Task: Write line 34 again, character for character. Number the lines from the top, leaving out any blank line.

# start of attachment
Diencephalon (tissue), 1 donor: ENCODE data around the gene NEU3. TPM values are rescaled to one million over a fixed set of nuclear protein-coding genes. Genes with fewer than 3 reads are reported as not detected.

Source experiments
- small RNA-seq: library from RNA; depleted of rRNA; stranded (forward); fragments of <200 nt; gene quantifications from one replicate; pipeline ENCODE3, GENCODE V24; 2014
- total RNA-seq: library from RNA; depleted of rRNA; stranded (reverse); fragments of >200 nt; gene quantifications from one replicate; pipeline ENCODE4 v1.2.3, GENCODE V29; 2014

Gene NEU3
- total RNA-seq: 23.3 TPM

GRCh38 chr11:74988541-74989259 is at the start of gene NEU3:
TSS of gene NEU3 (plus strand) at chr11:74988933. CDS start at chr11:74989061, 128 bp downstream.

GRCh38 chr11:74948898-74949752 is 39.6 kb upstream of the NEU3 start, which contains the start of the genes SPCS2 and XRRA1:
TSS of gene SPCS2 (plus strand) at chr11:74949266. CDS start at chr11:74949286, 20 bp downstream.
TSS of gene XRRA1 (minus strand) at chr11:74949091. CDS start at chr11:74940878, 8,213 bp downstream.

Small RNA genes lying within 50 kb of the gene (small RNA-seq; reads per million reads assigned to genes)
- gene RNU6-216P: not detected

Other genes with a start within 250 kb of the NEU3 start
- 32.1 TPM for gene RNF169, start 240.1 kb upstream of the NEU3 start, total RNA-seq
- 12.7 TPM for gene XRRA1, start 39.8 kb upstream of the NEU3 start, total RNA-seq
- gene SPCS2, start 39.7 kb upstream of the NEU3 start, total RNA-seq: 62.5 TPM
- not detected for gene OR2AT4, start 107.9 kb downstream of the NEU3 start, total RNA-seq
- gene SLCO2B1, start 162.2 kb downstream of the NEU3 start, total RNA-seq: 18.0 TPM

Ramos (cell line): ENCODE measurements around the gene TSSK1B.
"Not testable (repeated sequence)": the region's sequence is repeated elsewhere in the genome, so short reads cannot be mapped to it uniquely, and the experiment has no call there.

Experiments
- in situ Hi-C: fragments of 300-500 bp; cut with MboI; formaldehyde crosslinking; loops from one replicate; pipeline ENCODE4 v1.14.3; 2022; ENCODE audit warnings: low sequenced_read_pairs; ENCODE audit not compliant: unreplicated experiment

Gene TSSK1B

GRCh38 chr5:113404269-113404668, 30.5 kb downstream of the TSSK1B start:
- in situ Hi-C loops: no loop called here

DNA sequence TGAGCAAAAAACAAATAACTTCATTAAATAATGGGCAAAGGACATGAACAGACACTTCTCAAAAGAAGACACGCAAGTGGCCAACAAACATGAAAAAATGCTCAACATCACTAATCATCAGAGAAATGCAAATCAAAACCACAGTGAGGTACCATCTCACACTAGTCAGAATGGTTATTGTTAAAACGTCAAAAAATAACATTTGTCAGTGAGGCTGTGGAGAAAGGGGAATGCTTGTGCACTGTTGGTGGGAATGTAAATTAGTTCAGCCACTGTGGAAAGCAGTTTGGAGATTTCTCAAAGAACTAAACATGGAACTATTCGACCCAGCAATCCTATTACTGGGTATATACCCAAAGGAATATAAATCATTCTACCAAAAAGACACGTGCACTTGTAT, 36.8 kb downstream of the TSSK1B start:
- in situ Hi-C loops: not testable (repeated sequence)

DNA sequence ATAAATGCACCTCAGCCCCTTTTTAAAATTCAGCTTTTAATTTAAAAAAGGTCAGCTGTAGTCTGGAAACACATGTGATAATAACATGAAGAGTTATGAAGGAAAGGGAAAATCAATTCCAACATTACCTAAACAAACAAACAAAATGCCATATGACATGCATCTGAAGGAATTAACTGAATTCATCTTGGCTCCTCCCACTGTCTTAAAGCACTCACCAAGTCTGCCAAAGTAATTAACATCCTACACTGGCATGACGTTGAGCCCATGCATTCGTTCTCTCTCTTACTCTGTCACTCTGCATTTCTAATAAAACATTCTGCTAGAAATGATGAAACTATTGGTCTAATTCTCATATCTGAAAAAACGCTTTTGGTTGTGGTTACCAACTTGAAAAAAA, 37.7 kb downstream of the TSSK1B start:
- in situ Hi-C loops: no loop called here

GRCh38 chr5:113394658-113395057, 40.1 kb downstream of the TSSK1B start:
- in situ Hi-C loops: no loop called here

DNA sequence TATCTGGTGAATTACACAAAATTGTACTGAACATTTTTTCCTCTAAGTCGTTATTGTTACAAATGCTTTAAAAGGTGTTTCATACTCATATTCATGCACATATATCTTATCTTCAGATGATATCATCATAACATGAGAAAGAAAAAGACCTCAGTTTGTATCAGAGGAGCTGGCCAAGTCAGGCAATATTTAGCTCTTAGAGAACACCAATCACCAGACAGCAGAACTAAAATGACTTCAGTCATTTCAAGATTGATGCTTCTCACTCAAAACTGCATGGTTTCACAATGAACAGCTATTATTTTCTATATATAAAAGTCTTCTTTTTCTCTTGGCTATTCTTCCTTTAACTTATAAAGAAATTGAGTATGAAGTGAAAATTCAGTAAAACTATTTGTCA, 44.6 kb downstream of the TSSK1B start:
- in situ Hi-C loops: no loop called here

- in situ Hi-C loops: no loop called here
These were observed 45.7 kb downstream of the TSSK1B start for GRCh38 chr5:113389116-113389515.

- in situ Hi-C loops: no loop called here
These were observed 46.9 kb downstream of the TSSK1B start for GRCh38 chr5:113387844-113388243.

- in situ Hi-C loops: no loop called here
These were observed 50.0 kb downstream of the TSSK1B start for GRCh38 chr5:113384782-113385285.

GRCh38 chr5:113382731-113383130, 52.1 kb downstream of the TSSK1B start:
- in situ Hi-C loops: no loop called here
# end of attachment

- in situ Hi-C loops: no loop called here